The Night Manager reaches its climactic end with style, suspense and a whole lot of star power.
Mild spoilers ahead.
For the past six weeks, the BBC has enthralled the nation with its glitzy, suspenseful adaptation of John Le Carré’s espionage thriller, The Night Manager. And though the series didn’t quite start with a bang, in this grippingly nerve-wracking season finale, it most certainly ends with one.
The final episode of the series sees the effective culmination of all the risky gambles taken by Jonathan Pine (Tom Hiddleston) and Angela Burr (Olivia Colman) in their mission to take down “the worst man in the world,” Richard Roper (Hugh Laurie). Having killed off Corky to maintain his cover, Pine shows no signs of slowing down as his journey comes full circle. Back in the Nefertiti Hotel – the place where it all began – Pine plots to resolve his mission, enlisting his lover Jed (Elizabeth Debicki) to aid him in bringing Roper’s operation to an end. But of course, with the arrival of Freddy Hamid and Roper’s own suspicions growing ever higher, it’s only a matter of time before covers are blown and things get decidedly ugly.
The second half of this episode is truly enthralling. As each of their secret motivations are revealed, the characters show their true natures and watching the sparks fly – particularly between Pine, Burr and Roper – is a positively gleeful experience. The principle cast has been consistently wonderful throughout the series, but as the season reaches its peak, so do they. Tom Hiddleston has been a stupendously charming presence for all six episodes, but with the finale, the inner anguish of his character slowly bubbles to the surface, and his vengeful swansong is as convincing as it is captivating. Truly, the petitions for Hiddleston to become the next Bond are not without merit. Meanwhile, Hugh Laurie’s Roper finally reveals the true extent of his venomous, vindictive nature, as the game he set in motion crumbles around him.
The ladies of The Night Manager were similarly wonderful. Despite being something of a wild-card in the principle cast, Olivia Colman’s brilliant portrayal of Burr is quite possibly one of the series’ shining highlights. Combining her unique vulnerability with the committed, unrelenting drive of a woman at the end of her tether, Colman owns the role completely, providing a powerful female presence in this ultra-masculine world. Elizabeth Debicki’s swan-like performance as Jed also proved to be similarly multi-layered and enticing to watch. And of course, Susanne Bier’s wonderfully crisp direction of the series must also be applauded. As well as telling an enthralling story and extracting some stellar performances from her cast, Bier also framed a gorgeously indulgent world, defined by its concise cinematography and sumptuous colour palette.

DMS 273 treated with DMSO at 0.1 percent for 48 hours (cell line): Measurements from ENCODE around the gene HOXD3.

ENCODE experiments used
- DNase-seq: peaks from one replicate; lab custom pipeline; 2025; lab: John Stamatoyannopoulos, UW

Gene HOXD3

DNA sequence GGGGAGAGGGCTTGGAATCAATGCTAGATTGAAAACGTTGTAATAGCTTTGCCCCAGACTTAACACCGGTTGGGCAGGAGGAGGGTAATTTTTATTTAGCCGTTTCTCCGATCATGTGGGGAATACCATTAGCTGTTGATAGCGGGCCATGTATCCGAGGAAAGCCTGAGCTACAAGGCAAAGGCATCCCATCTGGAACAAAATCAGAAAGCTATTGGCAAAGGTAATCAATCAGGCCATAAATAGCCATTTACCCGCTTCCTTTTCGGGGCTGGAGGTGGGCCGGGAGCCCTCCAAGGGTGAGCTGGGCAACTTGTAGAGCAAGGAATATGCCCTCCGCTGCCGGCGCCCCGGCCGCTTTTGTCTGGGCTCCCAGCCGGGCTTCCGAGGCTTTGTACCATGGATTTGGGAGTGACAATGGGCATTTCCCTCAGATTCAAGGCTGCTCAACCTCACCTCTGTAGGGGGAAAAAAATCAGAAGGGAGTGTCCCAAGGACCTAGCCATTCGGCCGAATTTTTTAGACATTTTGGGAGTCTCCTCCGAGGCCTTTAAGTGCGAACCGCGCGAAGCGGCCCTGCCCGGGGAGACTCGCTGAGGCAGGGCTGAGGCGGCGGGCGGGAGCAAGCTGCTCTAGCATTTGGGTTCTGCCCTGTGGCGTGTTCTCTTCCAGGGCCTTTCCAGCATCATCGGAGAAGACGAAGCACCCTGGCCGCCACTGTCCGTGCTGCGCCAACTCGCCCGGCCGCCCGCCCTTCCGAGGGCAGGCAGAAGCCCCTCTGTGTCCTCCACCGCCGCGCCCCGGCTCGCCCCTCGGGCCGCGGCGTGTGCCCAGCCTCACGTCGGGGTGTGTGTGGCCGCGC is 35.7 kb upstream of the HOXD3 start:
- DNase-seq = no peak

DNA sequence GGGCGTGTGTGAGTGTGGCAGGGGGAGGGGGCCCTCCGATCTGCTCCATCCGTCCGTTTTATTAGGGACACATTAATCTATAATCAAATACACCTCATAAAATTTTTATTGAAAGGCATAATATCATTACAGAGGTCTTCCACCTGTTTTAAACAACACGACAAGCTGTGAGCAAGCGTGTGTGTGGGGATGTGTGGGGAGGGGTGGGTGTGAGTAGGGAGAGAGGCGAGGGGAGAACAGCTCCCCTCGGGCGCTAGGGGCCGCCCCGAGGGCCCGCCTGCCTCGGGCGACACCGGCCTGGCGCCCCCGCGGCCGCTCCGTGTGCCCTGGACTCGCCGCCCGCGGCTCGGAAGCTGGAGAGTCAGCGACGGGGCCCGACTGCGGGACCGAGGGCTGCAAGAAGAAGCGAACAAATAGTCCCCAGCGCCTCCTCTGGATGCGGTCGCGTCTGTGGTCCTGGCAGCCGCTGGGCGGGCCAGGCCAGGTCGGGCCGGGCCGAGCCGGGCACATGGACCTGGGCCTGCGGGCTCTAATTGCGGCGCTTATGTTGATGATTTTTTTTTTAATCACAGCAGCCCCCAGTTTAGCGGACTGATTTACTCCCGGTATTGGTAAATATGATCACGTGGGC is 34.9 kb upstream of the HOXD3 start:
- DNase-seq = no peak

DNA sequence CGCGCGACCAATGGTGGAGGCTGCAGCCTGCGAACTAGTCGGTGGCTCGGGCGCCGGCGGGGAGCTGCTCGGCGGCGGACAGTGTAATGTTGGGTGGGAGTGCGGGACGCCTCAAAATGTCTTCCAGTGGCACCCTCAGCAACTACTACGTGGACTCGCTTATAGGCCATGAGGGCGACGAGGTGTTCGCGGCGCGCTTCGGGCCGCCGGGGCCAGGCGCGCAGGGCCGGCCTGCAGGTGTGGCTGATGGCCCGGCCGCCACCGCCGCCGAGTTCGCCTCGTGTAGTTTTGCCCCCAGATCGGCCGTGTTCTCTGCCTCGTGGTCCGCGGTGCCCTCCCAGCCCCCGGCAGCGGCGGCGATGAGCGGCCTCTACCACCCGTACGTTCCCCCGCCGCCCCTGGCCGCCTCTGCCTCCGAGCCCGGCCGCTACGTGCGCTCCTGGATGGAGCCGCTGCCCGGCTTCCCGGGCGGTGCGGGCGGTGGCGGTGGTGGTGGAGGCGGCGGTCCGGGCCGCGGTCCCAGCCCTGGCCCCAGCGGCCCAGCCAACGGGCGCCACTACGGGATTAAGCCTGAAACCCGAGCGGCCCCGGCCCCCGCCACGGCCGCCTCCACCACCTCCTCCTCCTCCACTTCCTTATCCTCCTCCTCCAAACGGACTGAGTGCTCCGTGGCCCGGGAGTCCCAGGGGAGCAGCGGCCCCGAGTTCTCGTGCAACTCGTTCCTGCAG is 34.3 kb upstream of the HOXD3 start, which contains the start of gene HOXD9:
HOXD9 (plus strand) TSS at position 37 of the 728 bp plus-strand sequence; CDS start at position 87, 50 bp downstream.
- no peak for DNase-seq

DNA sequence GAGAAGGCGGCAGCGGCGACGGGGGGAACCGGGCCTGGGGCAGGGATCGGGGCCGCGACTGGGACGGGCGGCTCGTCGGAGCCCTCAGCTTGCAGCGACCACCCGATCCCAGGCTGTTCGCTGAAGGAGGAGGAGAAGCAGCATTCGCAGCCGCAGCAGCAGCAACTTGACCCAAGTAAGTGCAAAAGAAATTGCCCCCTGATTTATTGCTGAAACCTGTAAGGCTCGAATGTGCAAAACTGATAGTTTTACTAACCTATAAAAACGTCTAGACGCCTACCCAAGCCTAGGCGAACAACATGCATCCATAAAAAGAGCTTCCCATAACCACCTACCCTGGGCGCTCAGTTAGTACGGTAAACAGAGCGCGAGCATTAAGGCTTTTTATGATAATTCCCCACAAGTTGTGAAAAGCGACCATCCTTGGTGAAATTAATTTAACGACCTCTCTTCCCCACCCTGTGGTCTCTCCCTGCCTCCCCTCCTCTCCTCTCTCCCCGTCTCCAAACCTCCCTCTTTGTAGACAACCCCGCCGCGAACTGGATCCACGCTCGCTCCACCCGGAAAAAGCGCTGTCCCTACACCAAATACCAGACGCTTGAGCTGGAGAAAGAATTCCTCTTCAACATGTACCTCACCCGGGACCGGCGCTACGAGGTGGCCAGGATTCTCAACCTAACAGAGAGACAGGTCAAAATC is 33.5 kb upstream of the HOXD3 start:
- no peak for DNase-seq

The Night Manager has been one hell of a ride, and through its consistently captivating story-telling, it has most certainly proved to be worthy of recognition in the upcoming awards season. If the BBC has any sense, they won’t discredit this show with another unnecessary series, but will instead champion it as an enthralling footnote in their continuing quest to produce ‘pure drama.’
The Night Manager is available to buy on DVD and Blu-ray now. The last four episodes are also available for catch-up on BBC iPlayer for a limited time.